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NIAID Looks Ahead to Pan-Coronavirus Vaccine Candidates

Colorized scanning electron micrograph of coronavirus (MERS) particles both budding and attached to the surface of infected VERO E6 cells. Credit NIAID, modified.

With multiple promising SARS-CoV-2 vaccine candidates now under development, the National Institute of Allergy and Infectious Diseases (NIAID) is looking ahead to potential pan-coronavirus (pan-CoV) vaccine candidates capable of providing broad protective immunity to multiple CoV strains.

NIAID today announced intentions to fund collaborative, multidisciplinary program projects (P01s) to incorporate understanding of CoV virology and immunology, immunogen design, and innovative vaccine and adjuvant platforms and technologies through Emergency Awards: Notice of Special Interest (NOSI) on Pan-Coronavirus Vaccine Development Program Projects.

Each P01 award will consist of multiple research projects as well as an administrative core and any scientific cores needed to support the research projects. Each program should include research projects to:

  • Address CoV diversity and infectious potential in humans as it relates to vaccine design challenges.
  • Include innovative immunogen design and vaccine platforms/approaches to elicit potent and durable pan-CoV immunity.
  • Evaluate CoV vaccine candidates in preclinical models, incorporating detailed immunologic assessments in blood and tissues.

Drilling down further, NIAID is especially interested in program projects that accomplish the following:

  • Identification of broadly reactive B- and T-cell epitopes
  • Structural studies of CoV proteins related to designing novel, effective immunogens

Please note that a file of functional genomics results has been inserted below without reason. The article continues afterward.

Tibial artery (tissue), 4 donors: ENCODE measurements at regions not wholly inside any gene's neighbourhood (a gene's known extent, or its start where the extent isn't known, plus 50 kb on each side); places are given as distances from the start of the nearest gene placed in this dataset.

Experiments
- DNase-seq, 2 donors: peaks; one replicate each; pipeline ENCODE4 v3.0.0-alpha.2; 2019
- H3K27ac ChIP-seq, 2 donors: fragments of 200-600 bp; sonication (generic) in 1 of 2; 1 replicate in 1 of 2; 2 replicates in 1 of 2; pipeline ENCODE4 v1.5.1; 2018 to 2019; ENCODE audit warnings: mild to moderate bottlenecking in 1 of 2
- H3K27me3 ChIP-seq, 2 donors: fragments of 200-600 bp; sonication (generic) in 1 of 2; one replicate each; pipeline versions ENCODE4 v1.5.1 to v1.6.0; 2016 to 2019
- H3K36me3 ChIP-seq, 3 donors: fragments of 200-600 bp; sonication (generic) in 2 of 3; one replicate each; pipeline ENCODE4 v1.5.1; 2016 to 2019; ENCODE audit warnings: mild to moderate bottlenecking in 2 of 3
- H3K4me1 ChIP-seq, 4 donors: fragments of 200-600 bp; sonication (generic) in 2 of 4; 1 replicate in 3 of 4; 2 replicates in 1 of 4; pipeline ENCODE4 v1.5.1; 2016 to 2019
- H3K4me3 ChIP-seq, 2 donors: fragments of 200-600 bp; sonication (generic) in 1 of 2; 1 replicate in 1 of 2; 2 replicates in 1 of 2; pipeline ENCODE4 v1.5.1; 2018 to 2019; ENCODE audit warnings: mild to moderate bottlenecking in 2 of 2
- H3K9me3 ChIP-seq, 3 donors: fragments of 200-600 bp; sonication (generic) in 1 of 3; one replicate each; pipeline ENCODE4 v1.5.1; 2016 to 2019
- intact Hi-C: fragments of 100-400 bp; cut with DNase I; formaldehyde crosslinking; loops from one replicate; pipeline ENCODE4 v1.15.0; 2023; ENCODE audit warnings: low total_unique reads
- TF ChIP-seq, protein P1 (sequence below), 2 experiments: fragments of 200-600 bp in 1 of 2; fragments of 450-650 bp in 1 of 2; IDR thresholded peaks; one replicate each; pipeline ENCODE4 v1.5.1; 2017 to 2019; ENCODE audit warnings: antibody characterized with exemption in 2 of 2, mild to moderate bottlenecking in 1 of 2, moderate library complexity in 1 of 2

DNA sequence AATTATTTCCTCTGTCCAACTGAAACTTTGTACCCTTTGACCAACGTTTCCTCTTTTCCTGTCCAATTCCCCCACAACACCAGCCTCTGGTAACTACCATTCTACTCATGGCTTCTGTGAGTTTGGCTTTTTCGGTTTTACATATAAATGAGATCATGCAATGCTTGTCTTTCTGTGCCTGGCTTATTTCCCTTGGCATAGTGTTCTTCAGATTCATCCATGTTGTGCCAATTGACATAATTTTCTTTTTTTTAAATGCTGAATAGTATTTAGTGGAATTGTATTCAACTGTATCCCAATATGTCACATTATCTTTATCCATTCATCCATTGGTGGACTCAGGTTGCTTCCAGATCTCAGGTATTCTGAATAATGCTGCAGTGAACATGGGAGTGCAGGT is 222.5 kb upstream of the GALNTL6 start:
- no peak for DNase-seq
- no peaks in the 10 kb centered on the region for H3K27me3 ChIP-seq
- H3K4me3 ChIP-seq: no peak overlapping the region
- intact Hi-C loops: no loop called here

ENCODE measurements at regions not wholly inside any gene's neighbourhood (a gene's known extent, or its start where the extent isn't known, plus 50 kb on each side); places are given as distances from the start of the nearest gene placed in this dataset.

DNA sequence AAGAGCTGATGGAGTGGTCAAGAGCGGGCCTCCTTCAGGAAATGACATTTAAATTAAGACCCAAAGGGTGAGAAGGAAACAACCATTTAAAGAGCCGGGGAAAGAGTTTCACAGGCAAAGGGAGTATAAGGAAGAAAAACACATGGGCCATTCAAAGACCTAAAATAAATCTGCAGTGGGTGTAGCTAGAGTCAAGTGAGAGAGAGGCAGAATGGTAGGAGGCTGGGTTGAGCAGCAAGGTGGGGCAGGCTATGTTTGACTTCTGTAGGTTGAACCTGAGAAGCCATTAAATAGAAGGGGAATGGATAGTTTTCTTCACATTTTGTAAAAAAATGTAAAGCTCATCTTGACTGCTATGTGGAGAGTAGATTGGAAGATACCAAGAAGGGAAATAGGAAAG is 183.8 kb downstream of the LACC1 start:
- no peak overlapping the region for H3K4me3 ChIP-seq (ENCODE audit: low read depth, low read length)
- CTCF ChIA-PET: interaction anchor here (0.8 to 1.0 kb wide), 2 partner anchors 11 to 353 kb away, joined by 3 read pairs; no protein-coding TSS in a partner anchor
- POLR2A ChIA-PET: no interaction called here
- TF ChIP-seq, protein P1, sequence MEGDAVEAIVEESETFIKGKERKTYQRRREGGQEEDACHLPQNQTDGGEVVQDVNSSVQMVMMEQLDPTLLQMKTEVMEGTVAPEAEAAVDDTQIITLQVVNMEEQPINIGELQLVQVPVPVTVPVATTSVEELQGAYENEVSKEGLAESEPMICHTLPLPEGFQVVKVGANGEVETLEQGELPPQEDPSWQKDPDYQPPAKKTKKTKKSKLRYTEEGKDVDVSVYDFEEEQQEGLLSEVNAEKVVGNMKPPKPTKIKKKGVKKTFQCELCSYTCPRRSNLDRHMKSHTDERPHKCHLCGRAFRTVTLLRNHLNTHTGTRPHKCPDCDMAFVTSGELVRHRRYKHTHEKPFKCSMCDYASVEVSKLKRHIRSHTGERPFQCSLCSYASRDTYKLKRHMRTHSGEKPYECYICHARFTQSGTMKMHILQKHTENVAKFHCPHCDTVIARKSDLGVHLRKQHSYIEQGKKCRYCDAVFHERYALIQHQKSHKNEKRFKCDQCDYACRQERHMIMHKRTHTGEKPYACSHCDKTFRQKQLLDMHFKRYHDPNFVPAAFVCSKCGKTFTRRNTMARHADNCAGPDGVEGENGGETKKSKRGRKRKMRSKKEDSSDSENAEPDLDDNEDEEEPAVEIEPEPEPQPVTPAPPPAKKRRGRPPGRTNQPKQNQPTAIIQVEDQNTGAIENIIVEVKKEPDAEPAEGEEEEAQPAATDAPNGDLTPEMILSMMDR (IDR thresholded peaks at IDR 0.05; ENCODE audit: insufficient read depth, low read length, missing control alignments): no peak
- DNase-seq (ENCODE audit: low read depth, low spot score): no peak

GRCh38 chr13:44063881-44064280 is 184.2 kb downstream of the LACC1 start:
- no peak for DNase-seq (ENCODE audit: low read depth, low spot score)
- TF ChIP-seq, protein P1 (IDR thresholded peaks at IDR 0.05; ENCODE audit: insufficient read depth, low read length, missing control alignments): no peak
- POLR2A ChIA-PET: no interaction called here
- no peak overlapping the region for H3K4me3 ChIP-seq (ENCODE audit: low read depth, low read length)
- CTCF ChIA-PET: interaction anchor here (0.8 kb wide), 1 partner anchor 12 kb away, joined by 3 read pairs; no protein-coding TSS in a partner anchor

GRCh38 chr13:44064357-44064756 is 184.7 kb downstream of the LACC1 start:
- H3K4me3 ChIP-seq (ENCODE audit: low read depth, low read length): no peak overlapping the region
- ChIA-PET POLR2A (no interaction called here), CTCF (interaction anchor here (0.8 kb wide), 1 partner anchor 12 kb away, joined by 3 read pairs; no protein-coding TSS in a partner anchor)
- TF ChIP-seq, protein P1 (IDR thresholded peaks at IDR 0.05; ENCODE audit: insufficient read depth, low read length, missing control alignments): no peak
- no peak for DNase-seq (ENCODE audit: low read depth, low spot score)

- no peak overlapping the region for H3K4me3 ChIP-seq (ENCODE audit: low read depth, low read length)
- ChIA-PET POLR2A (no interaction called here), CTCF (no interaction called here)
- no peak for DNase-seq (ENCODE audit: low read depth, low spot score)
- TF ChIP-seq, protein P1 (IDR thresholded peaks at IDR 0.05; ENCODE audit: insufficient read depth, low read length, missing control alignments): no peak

• Rational design of CoV immunogens to elicit broadly neutralizing, durable antibodies against multiple CoVs
  • Studies to understand the role of antigen-specific T-cell responses in immunity to CoVs, including strategies to induce T-cell immunity
  • Studies to identify correlates of protection against CoVs following natural infection or vaccination
  • Studies to understand vaccine-induced responses across the lifespan, including investigation of age- or sex-related effects on vaccine efficacy
  • Studies to understand the impact of previous exposure to CoVs on subsequent vaccine responses
  • Studies to identify antigen/adjuvant combinations to induce potent and broad protection against multiple CoVs
  • Development of multi-valent and next-generation vaccine platforms/strategies to provide durable immunity to multiple CoVs, and that are suitable for use in vulnerable populations
  • Iterative studies and head-to-head comparisons of candidate vaccines in relevant preclinical models are encouraged to advance the most promising vaccine candidates
  • Strategies to direct protective immune responses to relevant tissues, such as mucosal sites

Projects should have a flexible design to better respond to newly emerging understanding of immune responses to SARS-CoV-2 infection and vaccination.

The NOSI has only two receipt dates: January 11, 2021, and June 11, 2021. Learn more at

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